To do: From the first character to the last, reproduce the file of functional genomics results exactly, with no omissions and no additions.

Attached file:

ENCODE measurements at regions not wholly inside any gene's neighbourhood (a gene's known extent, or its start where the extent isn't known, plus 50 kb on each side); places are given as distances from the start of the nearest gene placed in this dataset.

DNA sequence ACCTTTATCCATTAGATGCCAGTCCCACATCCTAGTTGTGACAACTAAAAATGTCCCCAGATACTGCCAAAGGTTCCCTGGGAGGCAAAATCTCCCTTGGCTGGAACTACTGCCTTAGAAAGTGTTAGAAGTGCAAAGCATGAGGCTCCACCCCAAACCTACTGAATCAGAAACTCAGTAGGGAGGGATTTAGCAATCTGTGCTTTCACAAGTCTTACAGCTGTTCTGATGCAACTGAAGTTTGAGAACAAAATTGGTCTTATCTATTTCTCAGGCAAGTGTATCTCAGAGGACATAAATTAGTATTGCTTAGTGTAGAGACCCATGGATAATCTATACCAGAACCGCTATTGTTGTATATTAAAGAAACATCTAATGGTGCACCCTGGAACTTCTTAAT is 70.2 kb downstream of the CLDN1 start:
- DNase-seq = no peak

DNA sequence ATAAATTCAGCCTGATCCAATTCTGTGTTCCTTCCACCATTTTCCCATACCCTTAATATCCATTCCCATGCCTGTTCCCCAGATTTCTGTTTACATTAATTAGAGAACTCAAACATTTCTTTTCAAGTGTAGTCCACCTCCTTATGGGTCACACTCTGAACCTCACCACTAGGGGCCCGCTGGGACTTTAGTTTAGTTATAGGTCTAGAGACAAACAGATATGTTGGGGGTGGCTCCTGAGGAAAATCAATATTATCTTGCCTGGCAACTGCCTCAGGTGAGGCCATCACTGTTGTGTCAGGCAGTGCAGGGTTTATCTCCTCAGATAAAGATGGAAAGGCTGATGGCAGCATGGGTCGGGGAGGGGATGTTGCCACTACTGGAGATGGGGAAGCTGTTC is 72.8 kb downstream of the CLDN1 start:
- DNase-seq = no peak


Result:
ENCODE measurements at regions not wholly inside any gene's neighbourhood (a gene's known extent, or its start where the extent isn't known, plus 50 kb on each side); places are given as distances from the start of the nearest gene placed in this dataset.

DNA sequence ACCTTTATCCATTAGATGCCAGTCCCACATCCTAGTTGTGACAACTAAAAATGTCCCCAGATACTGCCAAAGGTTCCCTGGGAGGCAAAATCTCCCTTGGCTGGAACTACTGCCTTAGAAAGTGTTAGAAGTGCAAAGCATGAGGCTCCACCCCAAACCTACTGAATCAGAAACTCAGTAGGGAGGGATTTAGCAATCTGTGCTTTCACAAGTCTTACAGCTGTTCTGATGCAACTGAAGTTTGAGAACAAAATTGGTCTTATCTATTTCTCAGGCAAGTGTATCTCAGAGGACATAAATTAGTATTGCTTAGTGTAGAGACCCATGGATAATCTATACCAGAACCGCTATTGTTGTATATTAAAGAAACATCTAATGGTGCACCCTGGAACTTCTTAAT is 70.2 kb downstream of the CLDN1 start:
- DNase-seq = no peak

DNA sequence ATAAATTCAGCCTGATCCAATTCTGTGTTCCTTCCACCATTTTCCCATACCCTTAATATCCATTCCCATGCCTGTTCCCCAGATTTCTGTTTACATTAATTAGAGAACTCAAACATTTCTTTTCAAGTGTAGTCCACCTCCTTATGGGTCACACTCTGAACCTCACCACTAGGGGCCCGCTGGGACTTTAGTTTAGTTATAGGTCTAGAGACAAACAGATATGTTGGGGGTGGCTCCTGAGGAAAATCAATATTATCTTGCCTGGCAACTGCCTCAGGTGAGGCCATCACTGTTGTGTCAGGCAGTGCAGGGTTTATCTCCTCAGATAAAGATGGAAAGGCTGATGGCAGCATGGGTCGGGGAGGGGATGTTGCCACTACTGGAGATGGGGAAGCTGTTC is 72.8 kb downstream of the CLDN1 start:
- DNase-seq = no peak